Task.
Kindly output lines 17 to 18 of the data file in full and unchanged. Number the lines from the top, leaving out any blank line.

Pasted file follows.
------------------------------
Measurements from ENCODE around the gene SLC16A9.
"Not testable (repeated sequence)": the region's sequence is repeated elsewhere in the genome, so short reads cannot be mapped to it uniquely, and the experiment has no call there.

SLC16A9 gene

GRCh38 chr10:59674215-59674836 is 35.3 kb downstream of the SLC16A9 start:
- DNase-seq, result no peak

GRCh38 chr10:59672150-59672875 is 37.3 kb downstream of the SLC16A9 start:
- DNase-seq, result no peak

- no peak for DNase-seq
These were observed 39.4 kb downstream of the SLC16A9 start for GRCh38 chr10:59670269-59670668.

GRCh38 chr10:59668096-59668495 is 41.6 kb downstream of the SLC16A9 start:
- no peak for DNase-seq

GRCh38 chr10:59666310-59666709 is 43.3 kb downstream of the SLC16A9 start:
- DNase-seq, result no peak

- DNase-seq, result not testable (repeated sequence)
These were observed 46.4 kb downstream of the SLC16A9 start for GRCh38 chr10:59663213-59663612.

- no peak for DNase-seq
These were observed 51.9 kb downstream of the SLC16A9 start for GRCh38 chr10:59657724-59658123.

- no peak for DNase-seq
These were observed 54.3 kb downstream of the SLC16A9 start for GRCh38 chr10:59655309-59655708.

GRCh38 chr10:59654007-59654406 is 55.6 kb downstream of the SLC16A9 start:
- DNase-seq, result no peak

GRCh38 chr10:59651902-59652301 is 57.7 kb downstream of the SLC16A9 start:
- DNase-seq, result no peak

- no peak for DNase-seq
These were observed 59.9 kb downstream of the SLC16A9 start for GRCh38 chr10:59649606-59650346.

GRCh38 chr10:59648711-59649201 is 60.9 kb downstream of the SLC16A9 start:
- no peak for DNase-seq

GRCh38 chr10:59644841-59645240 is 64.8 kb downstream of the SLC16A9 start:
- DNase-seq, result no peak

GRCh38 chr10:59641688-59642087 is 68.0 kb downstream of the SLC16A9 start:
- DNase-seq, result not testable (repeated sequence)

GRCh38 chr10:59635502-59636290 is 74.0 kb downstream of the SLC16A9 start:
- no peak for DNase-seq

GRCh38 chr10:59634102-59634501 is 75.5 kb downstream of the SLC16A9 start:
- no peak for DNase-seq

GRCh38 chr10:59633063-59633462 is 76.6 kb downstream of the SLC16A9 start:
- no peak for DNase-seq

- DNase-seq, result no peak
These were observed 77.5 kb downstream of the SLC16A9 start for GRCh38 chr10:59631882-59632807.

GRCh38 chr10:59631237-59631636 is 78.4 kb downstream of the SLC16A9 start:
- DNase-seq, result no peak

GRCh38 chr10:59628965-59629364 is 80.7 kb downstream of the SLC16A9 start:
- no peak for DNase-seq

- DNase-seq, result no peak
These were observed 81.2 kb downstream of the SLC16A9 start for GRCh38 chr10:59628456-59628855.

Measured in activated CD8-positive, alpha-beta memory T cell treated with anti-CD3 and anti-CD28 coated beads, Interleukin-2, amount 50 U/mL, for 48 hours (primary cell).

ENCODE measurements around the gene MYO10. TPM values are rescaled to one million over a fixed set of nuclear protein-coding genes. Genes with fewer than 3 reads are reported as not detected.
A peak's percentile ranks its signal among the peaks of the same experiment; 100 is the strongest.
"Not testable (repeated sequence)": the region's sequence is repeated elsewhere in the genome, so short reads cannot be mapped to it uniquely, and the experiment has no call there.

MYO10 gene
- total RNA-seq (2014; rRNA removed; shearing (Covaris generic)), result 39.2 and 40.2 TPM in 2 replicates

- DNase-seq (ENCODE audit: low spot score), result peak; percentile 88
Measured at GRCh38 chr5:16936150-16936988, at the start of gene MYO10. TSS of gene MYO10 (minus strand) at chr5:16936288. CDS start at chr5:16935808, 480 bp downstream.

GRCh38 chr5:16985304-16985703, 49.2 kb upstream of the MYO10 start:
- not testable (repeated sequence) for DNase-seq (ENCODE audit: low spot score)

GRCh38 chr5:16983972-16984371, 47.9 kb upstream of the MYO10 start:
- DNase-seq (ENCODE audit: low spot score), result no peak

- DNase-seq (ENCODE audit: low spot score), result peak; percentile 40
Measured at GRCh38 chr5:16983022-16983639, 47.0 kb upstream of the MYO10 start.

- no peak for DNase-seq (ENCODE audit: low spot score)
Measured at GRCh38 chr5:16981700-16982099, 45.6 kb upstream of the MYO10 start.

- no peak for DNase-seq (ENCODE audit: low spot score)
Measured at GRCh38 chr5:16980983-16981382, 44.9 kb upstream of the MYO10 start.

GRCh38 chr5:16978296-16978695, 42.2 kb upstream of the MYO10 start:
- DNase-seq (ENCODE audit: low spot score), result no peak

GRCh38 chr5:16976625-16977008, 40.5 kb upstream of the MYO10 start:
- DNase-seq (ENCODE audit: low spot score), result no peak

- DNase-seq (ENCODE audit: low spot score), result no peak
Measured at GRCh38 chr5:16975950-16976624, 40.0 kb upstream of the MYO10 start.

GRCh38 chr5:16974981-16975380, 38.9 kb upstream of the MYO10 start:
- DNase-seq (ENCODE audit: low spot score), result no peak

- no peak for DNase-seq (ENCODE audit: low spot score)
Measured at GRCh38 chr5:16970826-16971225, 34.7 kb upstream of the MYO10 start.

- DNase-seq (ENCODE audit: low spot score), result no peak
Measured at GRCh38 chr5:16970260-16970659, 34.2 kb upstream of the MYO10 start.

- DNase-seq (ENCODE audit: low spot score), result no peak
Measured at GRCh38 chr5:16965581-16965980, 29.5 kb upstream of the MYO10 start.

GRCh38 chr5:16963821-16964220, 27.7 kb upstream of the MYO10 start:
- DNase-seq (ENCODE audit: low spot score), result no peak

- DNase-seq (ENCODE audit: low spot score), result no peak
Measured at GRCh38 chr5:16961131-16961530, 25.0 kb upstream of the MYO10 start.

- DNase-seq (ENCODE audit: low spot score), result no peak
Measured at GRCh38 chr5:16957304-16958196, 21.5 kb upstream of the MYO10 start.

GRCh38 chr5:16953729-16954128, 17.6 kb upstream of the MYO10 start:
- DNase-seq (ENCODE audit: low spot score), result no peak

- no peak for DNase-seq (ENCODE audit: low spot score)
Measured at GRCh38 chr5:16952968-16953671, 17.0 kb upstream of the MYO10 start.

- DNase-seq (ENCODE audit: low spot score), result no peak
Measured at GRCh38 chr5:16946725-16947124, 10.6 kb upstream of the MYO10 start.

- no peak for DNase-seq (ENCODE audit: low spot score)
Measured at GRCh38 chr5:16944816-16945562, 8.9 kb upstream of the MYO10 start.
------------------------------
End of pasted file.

These were observed 51.9 kb downstream of the SLC16A9 start for GRCh38 chr10:59657724-59658123.

- no peak for DNase-seq